A Question of Lineage
"How do I know which teacher and practice to choose?" you might ask when you start your practice of yoga.
As a yoga student I’ve always known that I was in the right place if I felt that I could ask any kind of question, even uncomfortable ones. As a teacher this is also dearly important to me: That I allow my students to ask anything they need to ask.
Not that it’s easy having my long-held beliefs put under constant scrutiny. But without this scrutiny, I could probably get away with teaching the same things over and over again, year after year. And that might feel great. It might make me feel completely on top of things. Guru-like almost. But I don’t want to be a guru. I want to be a student. And to be a student I have to stay open to having my beliefs proven wrong. To learn new things. To be ready to change what I teach.
These days, the concept of gurus and lineage is being discussed a lot in yoga, especially in ashtanga yoga. Let me make it clear from the outset that I’m personally less interested in an academic definition of lineage than a definition that I can actually work with. Besides, in my experience, you can always find a Sanskrit quote to prove your point.
Two ways of looking at lineage seem to be taking shape at the moment. In one, lineage is something that keeps evolving through the discoveries of the people who form the lineage. They put effort into teaching with curiosity, asking questions of and being asked questions by their students and sharing knowledge with their peers. In the other understanding, lineage is something that is under fairly strict control for instance in regards to method.
I’ve practiced ashtanga yoga for most of my adult life, not as a follower of the method currently taught in Mysore at KPJAYI, but as a student of Richard Freeman, a senior ashtanga teacher. And while I no longer practice or teach yoga in a way that looks remotely like ashtanga, I still very much consider Richard to be my teacher.
How I can consider someone to be my teacher if I don’t practice the external forms that he teaches might seem odd, especially if you understand lineage as something that has to do with a fairly strict method.
But I can honestly say that the way prana moves through the internal forms of my body hasn’t changed at all since I practiced ashtanga with Richard, even if the shapes my body takes when I practice these days changes from day to day and looks a lot like flow/vinyasa yoga. And if I explained this to Richard, I’m pretty sure that he would support it.
What really rocked my world when I met yoga twenty years ago were never the formalities of method, anyway. It was how yoga helped me find my freedom. Freedom from my patterns. Freedom from my need for control. Even freedom from the methods that I used to find freedom.
So for someone like me, the idea that lineage has to do with a very specific method of learning seems quite constricting, especially if this method is set in stone and not open to the different perspectives of senior teachers.
I realise that as the head of a lineage you might find that you need to be in control of the methods taught in the name of your lineage. But the reality is that this control is an illusion anyway. We might teach our method perfectly, but what if the method itself is flawed, as most methods are, to a certain extent? How about instead of asking experienced teachers to follow a certain, very particular method, instead you ask them what modifications they find necessary when they teach, and why? And if you allow the most experienced teachers to conduct trainings, you can compare results and continuously improve on how you train teachers yourself. As someone who’s been training teachers for the past seven years I’ll be the first to admit that there’s always room for improvement.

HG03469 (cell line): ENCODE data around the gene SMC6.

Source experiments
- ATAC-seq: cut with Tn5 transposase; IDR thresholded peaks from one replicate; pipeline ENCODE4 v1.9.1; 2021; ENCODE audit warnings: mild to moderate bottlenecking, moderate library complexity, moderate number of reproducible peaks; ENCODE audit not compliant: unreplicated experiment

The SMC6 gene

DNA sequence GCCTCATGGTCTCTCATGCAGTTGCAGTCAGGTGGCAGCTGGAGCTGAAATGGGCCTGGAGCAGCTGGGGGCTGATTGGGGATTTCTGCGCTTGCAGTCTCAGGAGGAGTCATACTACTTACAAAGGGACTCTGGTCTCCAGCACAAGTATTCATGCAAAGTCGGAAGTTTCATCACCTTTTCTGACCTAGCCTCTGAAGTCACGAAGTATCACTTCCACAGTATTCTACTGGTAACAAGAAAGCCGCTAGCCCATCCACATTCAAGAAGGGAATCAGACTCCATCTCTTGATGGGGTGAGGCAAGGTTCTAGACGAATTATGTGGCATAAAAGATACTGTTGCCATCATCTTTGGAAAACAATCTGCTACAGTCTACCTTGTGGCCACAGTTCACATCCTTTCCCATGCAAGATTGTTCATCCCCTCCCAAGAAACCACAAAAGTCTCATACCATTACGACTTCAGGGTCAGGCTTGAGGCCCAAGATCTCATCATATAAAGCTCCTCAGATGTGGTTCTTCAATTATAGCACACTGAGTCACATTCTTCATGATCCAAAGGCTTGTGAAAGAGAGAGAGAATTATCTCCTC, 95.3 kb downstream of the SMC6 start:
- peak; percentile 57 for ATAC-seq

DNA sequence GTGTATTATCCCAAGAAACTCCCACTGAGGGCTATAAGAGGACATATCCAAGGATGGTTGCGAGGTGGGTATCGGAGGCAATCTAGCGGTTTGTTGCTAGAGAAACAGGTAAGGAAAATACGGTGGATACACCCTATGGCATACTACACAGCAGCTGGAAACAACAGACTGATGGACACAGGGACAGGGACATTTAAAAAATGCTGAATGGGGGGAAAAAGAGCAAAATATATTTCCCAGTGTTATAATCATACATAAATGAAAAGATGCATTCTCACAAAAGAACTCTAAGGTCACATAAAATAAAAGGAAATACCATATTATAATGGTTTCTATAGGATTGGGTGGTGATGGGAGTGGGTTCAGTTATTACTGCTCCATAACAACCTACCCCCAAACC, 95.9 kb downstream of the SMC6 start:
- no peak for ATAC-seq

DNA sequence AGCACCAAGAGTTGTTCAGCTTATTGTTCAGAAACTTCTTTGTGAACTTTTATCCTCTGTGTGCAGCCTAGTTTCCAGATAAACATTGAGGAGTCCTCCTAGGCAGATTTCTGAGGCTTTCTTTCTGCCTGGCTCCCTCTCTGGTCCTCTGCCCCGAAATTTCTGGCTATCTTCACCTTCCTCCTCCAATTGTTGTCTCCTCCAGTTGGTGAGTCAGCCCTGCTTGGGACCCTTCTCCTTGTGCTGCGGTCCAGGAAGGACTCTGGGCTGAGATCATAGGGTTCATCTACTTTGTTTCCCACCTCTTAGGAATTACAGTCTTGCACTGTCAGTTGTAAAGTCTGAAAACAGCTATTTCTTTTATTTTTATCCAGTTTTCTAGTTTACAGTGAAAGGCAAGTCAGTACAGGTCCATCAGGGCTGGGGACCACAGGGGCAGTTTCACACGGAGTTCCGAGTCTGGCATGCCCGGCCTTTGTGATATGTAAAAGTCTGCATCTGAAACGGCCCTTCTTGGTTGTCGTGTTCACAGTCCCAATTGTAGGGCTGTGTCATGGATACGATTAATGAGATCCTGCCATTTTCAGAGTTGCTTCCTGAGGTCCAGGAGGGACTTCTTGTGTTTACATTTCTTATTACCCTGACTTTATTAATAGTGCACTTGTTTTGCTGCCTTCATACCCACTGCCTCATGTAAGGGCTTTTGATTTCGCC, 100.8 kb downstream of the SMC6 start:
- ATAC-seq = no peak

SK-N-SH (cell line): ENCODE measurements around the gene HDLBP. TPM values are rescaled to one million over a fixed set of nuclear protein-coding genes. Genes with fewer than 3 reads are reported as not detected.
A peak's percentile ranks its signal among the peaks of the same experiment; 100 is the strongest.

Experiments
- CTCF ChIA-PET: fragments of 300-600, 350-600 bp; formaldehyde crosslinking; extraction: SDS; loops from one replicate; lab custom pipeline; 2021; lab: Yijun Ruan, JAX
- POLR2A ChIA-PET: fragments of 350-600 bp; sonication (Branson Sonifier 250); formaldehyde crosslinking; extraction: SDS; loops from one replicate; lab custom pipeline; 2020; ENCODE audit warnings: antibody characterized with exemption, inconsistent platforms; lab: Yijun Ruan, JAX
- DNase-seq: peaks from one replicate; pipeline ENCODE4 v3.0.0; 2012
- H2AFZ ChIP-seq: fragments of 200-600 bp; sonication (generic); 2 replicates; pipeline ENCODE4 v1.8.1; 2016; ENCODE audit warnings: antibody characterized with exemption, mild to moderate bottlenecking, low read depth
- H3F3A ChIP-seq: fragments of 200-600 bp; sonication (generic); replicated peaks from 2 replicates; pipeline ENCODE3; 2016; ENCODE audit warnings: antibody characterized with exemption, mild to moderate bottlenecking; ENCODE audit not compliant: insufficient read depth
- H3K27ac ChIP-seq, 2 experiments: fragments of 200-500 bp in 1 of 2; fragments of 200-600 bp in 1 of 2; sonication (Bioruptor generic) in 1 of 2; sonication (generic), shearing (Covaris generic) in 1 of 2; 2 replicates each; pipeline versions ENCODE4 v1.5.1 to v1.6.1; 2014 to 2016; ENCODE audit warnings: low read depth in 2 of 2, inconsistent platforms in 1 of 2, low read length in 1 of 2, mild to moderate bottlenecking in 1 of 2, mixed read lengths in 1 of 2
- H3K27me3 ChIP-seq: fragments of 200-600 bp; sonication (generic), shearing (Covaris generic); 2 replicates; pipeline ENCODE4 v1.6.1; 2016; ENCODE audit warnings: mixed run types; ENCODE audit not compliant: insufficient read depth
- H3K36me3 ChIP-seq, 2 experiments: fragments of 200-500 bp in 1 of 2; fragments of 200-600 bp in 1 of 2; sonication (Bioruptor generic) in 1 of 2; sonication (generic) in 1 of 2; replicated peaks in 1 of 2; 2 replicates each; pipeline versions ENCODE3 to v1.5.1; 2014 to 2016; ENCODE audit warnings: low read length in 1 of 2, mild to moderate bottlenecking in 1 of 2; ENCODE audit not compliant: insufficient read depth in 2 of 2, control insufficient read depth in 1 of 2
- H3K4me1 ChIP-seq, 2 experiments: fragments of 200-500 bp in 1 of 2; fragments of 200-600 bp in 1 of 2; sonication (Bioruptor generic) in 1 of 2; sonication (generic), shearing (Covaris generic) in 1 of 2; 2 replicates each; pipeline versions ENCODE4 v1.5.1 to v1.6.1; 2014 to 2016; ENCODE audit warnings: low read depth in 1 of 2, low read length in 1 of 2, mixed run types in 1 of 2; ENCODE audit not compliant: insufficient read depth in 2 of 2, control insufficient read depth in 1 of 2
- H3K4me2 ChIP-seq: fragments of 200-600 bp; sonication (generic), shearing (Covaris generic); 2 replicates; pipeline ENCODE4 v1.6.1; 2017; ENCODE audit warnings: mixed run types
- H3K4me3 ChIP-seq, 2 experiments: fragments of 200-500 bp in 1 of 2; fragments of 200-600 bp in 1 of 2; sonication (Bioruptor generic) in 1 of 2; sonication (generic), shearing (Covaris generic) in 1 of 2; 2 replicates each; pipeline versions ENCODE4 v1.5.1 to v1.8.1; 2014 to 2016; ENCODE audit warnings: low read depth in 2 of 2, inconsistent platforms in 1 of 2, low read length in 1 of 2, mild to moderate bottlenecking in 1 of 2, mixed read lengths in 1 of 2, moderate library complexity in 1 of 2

To sum it up, imagine these two scenarios: On the one hand, you have a group of maybe thirty or forty teachers each with 20+ years of experience who meet up once a year to discuss what they’re learning from continuously being present with their students. None of them are in charge. No one’s the guru. They’re simply sharing, learning and, hopefully, growing as teachers.
On the other hand, you have a guru who only teaches one method and who demands that everyone authorized in his lineage follow this method to the letter.
In which group do you see the greatest potential for moving towards constantly greater insights? In which group would you feel that your needs as a student could be met, no matter how great or small?
We all come to yoga with different goals. Sometimes we want to get in shape. Sometimes we want to master advanced asanas. Sometimes we want to hide from the world on our meditation cushion or by memorizing philosophical terms in Sanskrit. Sometimes we simply want to be in a place that sets such strict boundaries around our lives that we feel supported by the very strictness of them.
But at a certain point we will come to realise that none of what we thought was yoga, not even the most tightly taught sequence of poses, will ever get us to a state of yoga if we don’t let go. And when we get to that point, we’re lucky if we’re supported and surrounded by teachers and fellow practitioners who dared ask all the difficult questions. Because they will know that yoga was never about control. Never about a specific method. Yoga was always about being able to let go continuously of everything we thought of as yoga in order for us to fall into the present moment of pure consciousness. And I have a pretty strong feeling that when we meet it, pure consciousness won’t have too much to say about method or lineage.